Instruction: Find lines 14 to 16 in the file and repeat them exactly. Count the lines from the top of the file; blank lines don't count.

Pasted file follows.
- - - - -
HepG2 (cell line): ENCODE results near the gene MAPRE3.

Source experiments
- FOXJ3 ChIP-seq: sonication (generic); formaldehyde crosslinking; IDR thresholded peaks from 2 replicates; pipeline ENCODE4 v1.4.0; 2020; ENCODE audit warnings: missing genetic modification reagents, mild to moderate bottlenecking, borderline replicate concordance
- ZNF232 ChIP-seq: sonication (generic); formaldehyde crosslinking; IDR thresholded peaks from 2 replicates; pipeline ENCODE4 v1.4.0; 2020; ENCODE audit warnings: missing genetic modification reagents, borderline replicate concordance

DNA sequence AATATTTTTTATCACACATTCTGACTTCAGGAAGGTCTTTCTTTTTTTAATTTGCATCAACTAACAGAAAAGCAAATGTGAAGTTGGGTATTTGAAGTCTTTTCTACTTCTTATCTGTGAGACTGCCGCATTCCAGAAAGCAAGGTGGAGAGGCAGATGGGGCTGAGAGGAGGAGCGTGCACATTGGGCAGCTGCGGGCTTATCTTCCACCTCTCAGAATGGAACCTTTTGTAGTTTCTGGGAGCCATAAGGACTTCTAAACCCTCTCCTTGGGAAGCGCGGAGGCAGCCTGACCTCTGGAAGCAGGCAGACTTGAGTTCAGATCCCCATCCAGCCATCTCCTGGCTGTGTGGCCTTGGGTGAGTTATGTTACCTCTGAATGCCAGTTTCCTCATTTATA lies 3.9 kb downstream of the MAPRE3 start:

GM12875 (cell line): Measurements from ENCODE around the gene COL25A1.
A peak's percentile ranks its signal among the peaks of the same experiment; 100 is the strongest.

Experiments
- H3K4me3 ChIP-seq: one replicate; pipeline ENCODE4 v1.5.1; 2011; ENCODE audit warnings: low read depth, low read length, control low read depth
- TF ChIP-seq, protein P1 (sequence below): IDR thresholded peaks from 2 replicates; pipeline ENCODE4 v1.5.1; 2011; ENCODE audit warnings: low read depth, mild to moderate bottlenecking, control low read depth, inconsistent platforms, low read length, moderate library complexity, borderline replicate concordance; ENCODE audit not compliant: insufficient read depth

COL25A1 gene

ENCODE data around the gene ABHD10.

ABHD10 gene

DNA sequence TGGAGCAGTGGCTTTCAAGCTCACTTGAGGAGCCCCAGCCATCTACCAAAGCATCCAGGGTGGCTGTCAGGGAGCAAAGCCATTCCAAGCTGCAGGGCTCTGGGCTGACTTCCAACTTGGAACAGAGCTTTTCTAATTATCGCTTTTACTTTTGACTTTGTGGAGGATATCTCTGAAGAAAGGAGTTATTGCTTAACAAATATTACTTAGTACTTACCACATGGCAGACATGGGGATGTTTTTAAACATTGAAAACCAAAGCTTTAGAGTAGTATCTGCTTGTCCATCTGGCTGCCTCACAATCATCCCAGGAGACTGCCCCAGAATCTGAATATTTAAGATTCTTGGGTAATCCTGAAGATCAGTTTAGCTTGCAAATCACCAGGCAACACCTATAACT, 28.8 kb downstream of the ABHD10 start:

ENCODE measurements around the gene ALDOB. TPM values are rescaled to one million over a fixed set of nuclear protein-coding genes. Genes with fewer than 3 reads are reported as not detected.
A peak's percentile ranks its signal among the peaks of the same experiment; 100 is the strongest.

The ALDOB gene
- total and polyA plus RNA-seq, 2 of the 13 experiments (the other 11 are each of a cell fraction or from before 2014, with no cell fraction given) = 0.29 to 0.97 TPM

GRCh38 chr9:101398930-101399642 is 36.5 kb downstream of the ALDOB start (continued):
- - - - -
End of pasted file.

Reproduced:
DNA sequence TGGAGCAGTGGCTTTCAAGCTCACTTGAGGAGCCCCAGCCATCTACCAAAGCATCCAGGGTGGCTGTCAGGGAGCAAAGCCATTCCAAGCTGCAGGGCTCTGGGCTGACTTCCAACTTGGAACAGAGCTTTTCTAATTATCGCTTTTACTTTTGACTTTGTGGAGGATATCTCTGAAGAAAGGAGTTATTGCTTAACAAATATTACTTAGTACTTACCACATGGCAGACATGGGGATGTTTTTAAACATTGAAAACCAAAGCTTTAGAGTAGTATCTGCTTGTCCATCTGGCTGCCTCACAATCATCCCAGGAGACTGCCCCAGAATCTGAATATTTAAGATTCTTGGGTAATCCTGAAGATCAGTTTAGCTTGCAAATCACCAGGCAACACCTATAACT, 28.8 kb downstream of the ABHD10 start:

ENCODE measurements around the gene ALDOB. TPM values are rescaled to one million over a fixed set of nuclear protein-coding genes. Genes with fewer than 3 reads are reported as not detected.
A peak's percentile ranks its signal among the peaks of the same experiment; 100 is the strongest.